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Mental Health | Does Health Insurance Cover Therapy?

Mental Health | Does Health Insurance Cover Therapy?
When it comes to our well-being, emotional health is just as important as physical health because it's a very crucial part of personal well-being.
While therapists are are helping to curb the level of depression and other mental illnesses, insurers haven't always seen it that way.
Does health insurance cover therapy? This is one of the first things people take into consideration when it comes to seeing a therapist. They'll want to know how much it'll cost with or without a health insurance and how they'll pay for it.
This is wholly because of the high costs of meeting the therapists. According to the National Network of Depression Centers, less than 50 percent of the 16 million American adults who experience major depression receive treatment. Cutting it further lower, you'll also be shocked to hear that 20 percent of the 44 million people with mental health conditions are not getting professional care.

Each year, less than half of the 16 million American adults who experience major depression receive treatment, according to the National Network of Depression Centers. Overall, one in five of the 44 million people with mental health conditions are not getting professional care, according to Mental Health America.

Is therapy covered by insurance?

The answer to question like "is therapy covered by insurance" is often left to the discretion of small health insurance plans. One good news you might like to hear is that with the availability of online therapy which are as effective as in-person treatment, mental health care is becoming just as affordable as home insurance, car insurance and even life insurance.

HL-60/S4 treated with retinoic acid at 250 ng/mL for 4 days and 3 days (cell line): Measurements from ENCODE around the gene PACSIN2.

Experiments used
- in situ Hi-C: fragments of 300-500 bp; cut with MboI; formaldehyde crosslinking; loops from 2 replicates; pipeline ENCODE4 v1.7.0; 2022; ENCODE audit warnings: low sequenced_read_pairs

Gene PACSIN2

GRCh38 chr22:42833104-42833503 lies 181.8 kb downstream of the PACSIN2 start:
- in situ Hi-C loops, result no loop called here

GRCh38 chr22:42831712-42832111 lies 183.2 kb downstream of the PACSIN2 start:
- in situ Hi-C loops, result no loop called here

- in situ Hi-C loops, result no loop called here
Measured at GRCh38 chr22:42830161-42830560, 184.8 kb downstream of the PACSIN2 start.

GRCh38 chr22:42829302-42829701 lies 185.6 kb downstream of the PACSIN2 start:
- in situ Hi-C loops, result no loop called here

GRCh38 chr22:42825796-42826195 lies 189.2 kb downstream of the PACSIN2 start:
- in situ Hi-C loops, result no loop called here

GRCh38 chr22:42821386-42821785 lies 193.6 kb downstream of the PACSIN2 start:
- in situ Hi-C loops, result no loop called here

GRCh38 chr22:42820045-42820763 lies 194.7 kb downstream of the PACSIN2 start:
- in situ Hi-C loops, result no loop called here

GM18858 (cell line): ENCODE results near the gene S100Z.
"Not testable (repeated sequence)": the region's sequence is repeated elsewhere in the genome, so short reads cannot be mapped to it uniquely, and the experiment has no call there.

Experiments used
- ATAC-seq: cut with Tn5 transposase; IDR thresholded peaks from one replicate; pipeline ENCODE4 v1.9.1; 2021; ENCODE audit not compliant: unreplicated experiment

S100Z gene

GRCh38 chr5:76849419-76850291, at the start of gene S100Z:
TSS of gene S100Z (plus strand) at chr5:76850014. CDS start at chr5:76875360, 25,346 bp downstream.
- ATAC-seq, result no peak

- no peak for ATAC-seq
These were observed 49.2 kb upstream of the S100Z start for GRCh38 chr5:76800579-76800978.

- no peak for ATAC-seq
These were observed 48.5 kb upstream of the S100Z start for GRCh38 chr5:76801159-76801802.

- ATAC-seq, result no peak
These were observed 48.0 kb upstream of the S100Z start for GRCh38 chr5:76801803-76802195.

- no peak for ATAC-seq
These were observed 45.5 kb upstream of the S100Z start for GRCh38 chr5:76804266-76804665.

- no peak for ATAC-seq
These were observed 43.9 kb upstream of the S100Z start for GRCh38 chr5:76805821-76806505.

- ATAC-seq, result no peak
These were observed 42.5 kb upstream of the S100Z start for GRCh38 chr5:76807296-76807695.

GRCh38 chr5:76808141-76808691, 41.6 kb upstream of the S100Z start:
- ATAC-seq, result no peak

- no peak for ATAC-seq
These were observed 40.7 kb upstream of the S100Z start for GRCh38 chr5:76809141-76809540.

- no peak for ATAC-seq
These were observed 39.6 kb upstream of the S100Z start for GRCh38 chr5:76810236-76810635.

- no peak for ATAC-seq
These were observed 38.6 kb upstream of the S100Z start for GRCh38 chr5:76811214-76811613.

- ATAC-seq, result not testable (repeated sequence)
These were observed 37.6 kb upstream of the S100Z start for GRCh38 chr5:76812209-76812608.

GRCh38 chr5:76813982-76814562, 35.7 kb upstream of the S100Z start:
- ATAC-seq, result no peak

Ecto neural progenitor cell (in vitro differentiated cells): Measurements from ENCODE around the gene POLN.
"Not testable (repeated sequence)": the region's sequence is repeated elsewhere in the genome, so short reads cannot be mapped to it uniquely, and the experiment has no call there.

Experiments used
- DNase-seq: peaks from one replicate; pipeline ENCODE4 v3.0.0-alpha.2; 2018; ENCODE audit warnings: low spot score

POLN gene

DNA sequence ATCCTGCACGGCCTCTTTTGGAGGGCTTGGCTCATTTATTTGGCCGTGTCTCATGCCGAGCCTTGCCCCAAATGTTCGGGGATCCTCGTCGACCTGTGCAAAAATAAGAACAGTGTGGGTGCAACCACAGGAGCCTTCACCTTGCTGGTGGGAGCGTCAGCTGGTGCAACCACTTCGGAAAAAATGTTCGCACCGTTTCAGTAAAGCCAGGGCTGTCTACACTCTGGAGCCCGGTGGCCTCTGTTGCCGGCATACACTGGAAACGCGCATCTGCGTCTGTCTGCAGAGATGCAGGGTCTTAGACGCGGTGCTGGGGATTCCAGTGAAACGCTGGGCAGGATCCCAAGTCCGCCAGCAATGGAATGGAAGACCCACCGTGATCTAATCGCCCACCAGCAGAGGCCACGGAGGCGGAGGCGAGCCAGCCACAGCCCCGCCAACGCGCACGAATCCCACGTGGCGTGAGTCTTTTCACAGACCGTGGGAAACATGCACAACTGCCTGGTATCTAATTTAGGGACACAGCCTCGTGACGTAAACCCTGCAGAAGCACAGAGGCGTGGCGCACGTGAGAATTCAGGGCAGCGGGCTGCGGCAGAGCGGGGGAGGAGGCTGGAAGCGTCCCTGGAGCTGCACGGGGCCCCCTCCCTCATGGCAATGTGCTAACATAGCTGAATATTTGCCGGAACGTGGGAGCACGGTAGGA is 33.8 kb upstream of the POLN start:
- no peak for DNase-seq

The mental health parity law or federal parity law passed in 2008 requires that coverage of services for mental health, behavioral health and substance-use disorders to be comparable to physical health coverage. 

A good number of people are still ignorant of the existence of this law and how it affects them. In fact, a 2014 APA survey revealed that over 90 percent of Americans were still unfamiliar with the mental health parity law.

What does the mental health parity law do?

The Paul Wellstone and Pete Domenici Mental Health Parity and Addiction Equity Act (also called mental health parity law or federal parity law) requires insurance companies to treat mental and behavioural health and substance use disorder coverage equal to (or better than) medical/surgical coverage.

For instance, an insurance company can't charge a client $50 copay for office visits to a mental health professional like a psychologist if it only charges a $25 copay for most medical/surgical office visits.

The mental health parity law also covers non-financial treatment limits. For example, limits on the number of mental health visits allowed in a year were once common. The law has essentially eliminated such annual limits. It however, does not prevent the insurance company from implementing limits related to “medical necessity.”

What health plans do the mental health parity law affect?

The federal parity law applies to:
• Employer-sponsored health plans for companies with 50 or more employees
• Individual health plans purchased through the health insurance exchanges created under the • Affordable Care Act
• Children’s Health Insurance Program
NOTE: To know if your health insurance plan provides mental health coverage, check the description of the plan benefits. It should be available in the official website, or in a case where it's not written in a plain language, you might consider contacting your insurance company or human resources representative directly.
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